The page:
Daylight Saving Time was formerly called “war time” in the U.S. because it was implemented during World War I to save on energy costs. The practice was ended after the war, then enacted again during World War II. The idea was that in the warmer part of the year, with more evening light people would stay outside longer rather than being inside using energy-consuming appliances. It’s unclear whether it made a difference in energy consumption at the time, but more recent studies suggest it doesn’t have that effect today. And, in fact, studies have shown that DST actually increases gasoline consumption.
So, if it doesn’t accomplish what it was designed for, why are we still doing it? And if we end the practice of switching, will we stay in Daylight Saving Time permanently or standard time? Let’s take a look at some of the pros and cons of the possibilities.
What Are the Pros and Cons of the Current System?
Recent polls show that only about one in five Americans want to keep the time-change system the way it is. But, even if the current system doesn’t accomplish the energy-saving goals originally intended, it does accomplish a few things. It gives us extra evening light in the warmer months of the year, and extra morning light in the colder, darker months of the year. In the winter, the sun naturally rises later. If we didn’t set our clocks back in November, most Americans wouldn’t see the sun rise until around 8-8:30 a.m. in January. Some regions would be in the dark until 9 a.m. One of the major concerns of this is the safety of children walking to school or to bus stops in the dark. Additionally, many adults have a harder time waking and getting off to work in the dark.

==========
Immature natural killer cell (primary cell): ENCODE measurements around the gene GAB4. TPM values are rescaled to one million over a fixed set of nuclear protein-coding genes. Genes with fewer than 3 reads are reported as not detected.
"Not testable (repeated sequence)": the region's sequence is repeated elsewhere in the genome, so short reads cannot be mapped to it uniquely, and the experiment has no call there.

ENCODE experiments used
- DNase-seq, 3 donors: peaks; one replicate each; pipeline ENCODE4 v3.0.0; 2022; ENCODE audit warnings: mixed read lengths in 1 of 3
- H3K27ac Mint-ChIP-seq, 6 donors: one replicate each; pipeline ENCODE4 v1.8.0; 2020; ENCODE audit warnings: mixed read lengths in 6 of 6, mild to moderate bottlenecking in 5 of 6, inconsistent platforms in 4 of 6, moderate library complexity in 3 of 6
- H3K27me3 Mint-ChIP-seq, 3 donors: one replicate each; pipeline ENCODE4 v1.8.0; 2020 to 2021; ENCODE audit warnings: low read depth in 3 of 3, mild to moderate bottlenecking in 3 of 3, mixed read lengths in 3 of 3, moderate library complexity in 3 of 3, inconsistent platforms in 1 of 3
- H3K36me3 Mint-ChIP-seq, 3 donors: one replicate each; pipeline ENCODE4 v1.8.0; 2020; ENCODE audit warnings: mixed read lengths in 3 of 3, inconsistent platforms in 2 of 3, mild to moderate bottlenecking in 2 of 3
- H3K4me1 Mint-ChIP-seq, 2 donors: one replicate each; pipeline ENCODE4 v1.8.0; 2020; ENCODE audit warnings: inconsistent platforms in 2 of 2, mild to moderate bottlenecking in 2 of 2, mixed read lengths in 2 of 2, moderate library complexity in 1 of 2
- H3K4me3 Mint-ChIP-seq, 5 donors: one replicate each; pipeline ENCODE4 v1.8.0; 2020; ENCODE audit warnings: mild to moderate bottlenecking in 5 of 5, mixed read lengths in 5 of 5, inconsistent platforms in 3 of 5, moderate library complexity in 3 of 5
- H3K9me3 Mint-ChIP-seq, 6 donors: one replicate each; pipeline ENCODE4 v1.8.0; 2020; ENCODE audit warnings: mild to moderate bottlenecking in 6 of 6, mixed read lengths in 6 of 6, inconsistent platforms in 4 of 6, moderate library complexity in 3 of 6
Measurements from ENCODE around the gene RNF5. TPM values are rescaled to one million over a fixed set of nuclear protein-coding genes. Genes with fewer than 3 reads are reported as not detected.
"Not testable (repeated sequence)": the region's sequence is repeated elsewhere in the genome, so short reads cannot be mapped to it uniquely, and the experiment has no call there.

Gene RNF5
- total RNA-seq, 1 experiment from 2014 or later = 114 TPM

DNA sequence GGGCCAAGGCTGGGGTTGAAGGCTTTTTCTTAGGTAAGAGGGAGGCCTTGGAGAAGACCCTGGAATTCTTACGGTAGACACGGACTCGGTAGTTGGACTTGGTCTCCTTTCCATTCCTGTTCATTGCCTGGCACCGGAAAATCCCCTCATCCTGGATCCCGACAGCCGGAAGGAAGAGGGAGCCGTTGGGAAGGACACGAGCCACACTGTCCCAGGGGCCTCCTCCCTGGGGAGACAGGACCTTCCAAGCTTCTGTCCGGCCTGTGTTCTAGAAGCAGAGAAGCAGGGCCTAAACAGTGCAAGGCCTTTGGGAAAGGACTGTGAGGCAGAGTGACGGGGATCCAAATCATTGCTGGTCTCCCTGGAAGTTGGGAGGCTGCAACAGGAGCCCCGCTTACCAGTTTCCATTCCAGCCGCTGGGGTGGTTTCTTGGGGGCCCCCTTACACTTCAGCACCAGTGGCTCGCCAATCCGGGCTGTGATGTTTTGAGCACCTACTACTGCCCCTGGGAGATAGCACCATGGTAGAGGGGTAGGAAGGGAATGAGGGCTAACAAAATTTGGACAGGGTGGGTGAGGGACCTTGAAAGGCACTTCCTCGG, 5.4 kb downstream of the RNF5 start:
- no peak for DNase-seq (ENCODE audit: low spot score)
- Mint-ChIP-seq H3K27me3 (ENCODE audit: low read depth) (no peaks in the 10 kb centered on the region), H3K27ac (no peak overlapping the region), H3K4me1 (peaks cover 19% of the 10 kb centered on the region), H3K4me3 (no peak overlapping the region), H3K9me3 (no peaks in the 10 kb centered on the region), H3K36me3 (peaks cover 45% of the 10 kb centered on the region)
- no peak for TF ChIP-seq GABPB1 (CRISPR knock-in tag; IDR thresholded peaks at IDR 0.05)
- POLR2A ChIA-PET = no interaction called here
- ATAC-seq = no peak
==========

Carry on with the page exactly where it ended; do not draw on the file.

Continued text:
So, the benefit of this system is that it allows for us to have the extended summer days we all love, while also providing more light for our morning routines in the winter. But there are also some distinct disadvantages to this system.